In America we are very careful about Might Makes Right at this stage. We want it for the police--thus we are increasingly militarizing them. That's the wrong direction. People listen to rules that feel fair, not to things that are imposed under military guard. We like having our rights, motherfuckers.

I watch my kids moving through our neighborhood and I wonder what kind of adults they will be. Will they be selfish? There is no way to predict. Will they feel this terrible compulsion to build community? Will they already have that community?

I spend a lot of time trying to figure out what I should do to find a way to fit into the community I have more. I don't mean the people I know. I live somewhere. I live in a place and a time. How do I fit in this? If you restrict your friends to only people who are like you and you spend all your time in the car going from very carefully selected place to place... that's not community.

Community is the weird neighbor we always have long conversations with as we walk to and from the store or park. He gives my kids advice and talks to them about what it was like to work for PG&E as it was really spreading through the state. He's in his 70's and he worked for them for decades. He has great stories.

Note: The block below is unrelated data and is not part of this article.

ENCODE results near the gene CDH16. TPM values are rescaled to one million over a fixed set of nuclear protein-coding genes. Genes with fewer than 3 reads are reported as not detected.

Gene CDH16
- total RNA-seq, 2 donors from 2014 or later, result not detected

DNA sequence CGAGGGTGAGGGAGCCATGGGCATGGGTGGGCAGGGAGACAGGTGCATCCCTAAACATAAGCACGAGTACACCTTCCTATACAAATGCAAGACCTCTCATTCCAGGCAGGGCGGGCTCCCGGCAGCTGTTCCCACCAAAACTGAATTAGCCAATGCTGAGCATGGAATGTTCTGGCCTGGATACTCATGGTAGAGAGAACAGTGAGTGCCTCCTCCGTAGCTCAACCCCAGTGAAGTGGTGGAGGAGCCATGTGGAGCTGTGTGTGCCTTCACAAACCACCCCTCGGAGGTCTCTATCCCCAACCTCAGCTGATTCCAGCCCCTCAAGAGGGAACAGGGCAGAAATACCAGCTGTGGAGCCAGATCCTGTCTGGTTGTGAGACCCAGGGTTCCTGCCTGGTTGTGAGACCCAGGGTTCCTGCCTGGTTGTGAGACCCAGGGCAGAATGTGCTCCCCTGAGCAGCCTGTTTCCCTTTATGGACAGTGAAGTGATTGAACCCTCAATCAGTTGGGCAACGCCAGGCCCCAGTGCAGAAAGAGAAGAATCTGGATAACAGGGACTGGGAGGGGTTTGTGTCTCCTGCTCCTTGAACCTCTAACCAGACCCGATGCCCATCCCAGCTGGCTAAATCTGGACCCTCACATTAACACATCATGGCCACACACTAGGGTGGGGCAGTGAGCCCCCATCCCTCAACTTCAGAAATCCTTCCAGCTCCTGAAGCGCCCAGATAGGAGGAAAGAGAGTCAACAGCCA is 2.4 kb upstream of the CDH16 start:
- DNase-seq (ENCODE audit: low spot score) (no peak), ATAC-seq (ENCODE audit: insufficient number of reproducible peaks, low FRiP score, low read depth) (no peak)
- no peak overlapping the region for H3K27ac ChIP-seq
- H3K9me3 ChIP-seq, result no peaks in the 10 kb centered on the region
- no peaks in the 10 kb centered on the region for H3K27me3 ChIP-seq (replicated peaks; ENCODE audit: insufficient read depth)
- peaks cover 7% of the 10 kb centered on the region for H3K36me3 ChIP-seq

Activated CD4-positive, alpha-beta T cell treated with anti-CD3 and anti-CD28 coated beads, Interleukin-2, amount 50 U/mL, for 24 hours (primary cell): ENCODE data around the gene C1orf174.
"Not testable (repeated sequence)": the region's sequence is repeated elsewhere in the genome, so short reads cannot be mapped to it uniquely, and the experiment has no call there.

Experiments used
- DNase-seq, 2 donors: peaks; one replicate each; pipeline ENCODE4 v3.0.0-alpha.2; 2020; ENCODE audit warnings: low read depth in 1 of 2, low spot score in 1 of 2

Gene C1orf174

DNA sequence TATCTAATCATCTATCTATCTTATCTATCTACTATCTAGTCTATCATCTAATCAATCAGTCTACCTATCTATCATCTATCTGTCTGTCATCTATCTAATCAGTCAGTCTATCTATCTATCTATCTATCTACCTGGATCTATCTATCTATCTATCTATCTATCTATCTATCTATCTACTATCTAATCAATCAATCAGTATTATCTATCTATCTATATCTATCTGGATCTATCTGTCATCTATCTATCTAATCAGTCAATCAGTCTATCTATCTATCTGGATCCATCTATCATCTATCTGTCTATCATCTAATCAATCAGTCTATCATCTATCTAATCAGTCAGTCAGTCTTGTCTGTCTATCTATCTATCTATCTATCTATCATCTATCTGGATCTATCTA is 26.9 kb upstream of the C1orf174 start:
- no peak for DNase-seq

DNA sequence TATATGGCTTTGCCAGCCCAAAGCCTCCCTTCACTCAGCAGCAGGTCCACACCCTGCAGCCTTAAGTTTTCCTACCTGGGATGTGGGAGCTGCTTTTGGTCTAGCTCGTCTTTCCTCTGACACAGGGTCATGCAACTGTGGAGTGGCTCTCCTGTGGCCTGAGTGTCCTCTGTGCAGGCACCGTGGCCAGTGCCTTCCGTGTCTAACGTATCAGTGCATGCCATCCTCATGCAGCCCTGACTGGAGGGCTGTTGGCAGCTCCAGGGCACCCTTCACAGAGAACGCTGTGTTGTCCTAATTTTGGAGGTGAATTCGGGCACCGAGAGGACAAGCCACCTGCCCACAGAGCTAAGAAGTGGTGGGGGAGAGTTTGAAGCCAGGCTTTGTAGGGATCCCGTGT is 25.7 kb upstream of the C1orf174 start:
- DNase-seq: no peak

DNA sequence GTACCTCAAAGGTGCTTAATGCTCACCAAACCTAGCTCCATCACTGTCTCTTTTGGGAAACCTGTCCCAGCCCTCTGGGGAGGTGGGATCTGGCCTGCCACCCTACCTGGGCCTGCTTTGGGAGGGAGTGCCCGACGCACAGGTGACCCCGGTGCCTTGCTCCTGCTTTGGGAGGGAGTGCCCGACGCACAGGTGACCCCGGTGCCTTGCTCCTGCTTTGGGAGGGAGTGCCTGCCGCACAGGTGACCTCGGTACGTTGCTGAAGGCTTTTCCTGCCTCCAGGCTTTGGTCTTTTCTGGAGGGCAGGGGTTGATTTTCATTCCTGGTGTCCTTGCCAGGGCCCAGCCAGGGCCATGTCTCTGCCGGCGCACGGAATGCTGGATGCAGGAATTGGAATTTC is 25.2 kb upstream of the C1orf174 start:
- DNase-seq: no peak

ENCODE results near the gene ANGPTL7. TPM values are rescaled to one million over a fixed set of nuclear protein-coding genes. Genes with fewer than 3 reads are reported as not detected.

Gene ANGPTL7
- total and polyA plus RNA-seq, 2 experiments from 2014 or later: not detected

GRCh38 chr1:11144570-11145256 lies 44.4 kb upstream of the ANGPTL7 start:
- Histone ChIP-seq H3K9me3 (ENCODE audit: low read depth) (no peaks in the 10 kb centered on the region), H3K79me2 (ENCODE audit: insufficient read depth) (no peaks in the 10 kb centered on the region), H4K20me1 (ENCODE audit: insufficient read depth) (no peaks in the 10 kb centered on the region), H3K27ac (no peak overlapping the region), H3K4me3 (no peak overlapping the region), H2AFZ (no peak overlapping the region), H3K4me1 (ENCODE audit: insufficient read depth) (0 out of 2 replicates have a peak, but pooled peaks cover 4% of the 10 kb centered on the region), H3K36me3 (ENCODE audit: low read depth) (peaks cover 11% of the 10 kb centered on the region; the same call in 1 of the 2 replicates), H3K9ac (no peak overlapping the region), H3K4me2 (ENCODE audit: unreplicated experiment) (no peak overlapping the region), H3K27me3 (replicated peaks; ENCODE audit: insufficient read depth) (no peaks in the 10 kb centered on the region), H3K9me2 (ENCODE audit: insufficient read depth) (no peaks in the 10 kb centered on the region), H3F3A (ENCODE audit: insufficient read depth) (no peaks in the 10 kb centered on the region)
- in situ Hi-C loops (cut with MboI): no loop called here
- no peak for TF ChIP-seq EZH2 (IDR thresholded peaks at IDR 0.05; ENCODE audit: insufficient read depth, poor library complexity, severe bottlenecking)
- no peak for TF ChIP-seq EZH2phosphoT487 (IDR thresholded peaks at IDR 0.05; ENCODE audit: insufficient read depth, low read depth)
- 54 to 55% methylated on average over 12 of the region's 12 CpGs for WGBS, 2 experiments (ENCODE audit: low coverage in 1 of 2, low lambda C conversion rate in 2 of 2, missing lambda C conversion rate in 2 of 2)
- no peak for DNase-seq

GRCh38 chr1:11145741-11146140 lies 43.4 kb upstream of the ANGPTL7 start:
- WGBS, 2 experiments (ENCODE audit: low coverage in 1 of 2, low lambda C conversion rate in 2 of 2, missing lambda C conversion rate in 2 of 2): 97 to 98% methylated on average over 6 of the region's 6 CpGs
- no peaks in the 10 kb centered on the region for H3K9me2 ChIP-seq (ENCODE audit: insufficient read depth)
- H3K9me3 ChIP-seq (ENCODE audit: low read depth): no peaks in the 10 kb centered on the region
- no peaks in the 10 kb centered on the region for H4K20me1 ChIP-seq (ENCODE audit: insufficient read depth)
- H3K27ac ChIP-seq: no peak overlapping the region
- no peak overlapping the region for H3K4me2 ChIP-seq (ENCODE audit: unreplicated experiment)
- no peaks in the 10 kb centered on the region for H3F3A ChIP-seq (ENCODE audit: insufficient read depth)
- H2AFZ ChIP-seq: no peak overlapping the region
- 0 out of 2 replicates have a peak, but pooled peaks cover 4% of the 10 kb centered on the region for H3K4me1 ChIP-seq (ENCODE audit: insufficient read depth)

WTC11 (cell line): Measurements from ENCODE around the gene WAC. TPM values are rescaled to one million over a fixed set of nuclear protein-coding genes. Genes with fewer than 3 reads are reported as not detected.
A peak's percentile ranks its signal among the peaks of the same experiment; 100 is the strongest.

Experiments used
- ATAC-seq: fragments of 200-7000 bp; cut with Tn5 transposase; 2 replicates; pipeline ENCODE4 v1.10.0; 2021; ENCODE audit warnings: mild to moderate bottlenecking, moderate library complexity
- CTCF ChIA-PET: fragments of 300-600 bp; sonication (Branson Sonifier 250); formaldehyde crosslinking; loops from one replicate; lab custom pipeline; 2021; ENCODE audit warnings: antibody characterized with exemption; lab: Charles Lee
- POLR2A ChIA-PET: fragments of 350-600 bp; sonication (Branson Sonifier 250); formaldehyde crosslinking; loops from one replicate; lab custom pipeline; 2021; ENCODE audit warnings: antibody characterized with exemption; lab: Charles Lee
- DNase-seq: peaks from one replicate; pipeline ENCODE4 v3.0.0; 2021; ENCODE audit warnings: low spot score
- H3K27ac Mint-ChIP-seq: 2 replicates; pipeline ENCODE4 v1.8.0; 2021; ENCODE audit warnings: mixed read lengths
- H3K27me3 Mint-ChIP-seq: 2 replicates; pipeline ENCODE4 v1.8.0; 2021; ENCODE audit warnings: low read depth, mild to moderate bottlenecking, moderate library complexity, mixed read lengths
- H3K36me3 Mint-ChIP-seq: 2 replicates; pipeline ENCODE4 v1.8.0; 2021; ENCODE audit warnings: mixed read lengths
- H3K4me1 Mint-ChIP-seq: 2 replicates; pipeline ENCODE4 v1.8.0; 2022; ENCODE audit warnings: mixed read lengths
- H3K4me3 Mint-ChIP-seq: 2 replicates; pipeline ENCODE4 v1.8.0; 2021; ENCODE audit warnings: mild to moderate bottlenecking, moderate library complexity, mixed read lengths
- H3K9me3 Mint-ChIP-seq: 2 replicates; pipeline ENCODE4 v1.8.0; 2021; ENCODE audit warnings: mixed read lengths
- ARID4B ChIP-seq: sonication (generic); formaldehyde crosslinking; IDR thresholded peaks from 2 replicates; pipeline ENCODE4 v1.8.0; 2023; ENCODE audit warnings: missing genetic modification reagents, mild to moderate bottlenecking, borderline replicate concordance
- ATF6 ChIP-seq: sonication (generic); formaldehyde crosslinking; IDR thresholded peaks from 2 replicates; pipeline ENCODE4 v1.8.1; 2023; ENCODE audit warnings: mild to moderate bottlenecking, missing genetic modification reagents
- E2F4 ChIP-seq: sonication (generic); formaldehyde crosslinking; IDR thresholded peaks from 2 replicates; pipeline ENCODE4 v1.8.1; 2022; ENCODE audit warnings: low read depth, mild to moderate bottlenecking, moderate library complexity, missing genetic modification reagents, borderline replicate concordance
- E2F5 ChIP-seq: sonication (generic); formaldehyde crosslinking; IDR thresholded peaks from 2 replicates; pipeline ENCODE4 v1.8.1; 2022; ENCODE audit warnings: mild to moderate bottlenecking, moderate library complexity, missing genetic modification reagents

Months ago the topic of suicide came up kind of randomly. I was blunt, as I am wont to be. Since then he makes a point of saying, "Gosh I'm glad you are still here so I can talk to you. And your babies still need you. Keep going."

That's community. I don't have to go out of my way to see him. I don't have to laboriously schedule around our "activities". We just see him in our life. It feels good. I'm trying to get to know more neighbors. I think that at some point I may offer tutoring at the elementary school across the street. It would be fun. It would be a really nice way of getting to know more of the neighborhood kids. My children will need to know those kids whether they go to school with them or not.